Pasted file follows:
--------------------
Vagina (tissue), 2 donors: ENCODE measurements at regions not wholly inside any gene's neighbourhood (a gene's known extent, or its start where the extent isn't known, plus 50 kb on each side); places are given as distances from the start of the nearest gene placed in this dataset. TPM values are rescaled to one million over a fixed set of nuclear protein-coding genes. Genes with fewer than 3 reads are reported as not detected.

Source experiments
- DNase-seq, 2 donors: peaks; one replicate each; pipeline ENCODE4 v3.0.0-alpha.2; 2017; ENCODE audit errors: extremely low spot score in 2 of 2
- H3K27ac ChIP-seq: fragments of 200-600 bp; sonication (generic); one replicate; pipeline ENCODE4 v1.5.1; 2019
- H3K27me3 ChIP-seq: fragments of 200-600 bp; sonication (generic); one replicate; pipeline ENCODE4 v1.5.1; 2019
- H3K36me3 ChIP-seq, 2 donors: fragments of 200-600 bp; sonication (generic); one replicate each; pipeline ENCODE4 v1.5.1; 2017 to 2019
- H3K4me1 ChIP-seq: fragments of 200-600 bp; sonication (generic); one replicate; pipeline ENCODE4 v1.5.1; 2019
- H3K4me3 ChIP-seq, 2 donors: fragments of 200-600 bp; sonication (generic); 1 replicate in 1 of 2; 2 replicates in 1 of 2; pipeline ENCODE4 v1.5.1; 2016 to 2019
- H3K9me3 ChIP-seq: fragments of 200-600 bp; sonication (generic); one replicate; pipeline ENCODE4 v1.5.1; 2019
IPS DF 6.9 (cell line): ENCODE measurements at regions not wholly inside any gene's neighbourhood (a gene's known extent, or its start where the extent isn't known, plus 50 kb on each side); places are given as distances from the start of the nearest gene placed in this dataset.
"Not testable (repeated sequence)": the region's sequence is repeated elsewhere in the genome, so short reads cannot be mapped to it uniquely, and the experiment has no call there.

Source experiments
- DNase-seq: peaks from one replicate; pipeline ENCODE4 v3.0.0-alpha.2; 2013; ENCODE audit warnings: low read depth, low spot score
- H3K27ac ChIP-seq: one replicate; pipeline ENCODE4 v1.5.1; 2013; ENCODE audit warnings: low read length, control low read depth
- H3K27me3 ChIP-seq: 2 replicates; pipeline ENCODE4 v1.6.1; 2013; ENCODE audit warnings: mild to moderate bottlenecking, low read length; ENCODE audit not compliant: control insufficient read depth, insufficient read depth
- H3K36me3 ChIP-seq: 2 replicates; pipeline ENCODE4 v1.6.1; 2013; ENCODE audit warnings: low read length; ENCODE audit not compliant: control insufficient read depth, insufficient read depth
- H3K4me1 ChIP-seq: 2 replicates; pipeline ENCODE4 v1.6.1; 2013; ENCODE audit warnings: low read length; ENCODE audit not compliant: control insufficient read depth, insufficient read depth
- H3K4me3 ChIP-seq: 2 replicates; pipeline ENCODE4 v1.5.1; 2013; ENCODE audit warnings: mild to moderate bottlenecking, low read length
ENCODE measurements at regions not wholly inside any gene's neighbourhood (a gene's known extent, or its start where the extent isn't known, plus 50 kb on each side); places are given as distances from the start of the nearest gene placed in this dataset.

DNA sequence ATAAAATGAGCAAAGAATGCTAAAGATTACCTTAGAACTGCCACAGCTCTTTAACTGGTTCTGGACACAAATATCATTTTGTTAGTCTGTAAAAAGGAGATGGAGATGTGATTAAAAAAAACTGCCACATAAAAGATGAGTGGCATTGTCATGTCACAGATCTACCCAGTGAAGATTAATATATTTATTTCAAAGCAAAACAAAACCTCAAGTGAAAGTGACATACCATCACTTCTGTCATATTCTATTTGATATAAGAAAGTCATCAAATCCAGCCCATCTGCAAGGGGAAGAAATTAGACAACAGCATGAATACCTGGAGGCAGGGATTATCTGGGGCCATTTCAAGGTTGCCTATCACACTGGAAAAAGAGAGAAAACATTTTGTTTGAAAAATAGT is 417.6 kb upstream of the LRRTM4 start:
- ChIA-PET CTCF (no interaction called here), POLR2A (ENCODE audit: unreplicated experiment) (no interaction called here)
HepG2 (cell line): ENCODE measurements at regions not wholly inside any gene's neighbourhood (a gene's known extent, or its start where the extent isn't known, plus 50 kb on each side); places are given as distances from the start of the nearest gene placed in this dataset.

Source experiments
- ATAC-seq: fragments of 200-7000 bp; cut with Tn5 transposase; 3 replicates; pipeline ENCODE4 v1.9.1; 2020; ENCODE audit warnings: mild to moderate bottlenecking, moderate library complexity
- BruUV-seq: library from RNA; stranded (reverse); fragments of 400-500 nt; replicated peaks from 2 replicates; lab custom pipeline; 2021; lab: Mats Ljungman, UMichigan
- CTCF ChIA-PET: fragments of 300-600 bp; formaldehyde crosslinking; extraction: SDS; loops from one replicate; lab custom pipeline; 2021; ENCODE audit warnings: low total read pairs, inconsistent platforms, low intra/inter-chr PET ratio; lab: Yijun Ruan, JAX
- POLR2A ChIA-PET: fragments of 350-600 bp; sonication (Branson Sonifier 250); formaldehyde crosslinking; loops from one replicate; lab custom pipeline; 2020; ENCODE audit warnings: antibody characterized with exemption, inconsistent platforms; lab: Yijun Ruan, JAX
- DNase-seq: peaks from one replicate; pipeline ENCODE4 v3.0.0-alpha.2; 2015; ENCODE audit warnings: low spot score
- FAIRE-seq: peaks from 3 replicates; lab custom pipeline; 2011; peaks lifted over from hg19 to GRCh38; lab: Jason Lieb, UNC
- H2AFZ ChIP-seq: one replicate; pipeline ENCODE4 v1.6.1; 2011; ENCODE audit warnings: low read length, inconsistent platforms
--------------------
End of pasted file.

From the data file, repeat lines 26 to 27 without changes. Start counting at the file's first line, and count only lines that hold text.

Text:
- CTCF ChIA-PET: fragments of 300-600 bp; formaldehyde crosslinking; extraction: SDS; loops from one replicate; lab custom pipeline; 2021; ENCODE audit warnings: low total read pairs, inconsistent platforms, low intra/inter-chr PET ratio; lab: Yijun Ruan, JAX
- POLR2A ChIA-PET: fragments of 350-600 bp; sonication (Branson Sonifier 250); formaldehyde crosslinking; loops from one replicate; lab custom pipeline; 2020; ENCODE audit warnings: antibody characterized with exemption, inconsistent platforms; lab: Yijun Ruan, JAX